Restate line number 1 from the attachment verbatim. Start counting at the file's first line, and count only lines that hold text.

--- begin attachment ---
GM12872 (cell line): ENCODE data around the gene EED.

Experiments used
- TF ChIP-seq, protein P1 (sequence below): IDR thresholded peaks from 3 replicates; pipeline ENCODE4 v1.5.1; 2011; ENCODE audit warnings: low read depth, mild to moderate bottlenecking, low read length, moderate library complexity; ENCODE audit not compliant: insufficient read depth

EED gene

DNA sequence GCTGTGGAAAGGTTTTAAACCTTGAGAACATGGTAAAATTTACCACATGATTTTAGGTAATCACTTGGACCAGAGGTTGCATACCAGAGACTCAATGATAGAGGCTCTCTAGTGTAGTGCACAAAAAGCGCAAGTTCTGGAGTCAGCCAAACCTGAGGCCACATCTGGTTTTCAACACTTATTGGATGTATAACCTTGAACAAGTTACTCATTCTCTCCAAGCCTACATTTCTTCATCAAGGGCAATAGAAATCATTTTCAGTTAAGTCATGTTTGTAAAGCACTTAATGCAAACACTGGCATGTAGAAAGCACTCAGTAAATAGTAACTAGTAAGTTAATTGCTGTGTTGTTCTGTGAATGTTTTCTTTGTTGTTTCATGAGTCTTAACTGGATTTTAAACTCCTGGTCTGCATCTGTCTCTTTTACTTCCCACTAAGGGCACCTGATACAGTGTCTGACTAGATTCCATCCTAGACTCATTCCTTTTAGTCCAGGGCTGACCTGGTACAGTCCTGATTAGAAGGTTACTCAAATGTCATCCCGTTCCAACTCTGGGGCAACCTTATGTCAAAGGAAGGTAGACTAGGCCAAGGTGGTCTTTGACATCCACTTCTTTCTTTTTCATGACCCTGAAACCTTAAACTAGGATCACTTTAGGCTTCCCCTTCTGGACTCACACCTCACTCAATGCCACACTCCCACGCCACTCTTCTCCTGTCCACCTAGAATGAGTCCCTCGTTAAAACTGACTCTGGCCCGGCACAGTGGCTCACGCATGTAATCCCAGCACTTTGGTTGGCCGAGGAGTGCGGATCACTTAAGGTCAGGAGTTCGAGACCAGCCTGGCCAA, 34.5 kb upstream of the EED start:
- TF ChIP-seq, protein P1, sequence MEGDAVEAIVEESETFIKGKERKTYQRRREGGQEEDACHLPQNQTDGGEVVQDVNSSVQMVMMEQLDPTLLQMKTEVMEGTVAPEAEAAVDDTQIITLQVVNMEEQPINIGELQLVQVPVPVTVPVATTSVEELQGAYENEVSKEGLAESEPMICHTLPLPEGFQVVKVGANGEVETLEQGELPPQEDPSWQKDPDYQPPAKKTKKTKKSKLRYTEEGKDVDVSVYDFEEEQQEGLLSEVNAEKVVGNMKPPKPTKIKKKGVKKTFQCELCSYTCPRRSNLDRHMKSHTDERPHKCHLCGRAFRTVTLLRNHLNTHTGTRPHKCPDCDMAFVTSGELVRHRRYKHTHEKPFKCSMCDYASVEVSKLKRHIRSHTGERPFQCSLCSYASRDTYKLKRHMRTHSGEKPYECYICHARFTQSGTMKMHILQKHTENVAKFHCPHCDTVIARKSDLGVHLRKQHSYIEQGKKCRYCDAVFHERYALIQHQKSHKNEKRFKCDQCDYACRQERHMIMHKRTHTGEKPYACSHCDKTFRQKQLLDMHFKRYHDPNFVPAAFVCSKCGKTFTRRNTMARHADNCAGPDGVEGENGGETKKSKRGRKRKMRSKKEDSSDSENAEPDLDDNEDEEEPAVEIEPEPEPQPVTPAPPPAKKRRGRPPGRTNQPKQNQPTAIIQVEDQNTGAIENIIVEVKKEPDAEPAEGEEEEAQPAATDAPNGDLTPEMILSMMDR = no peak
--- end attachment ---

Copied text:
GM12872 (cell line): ENCODE data around the gene EED.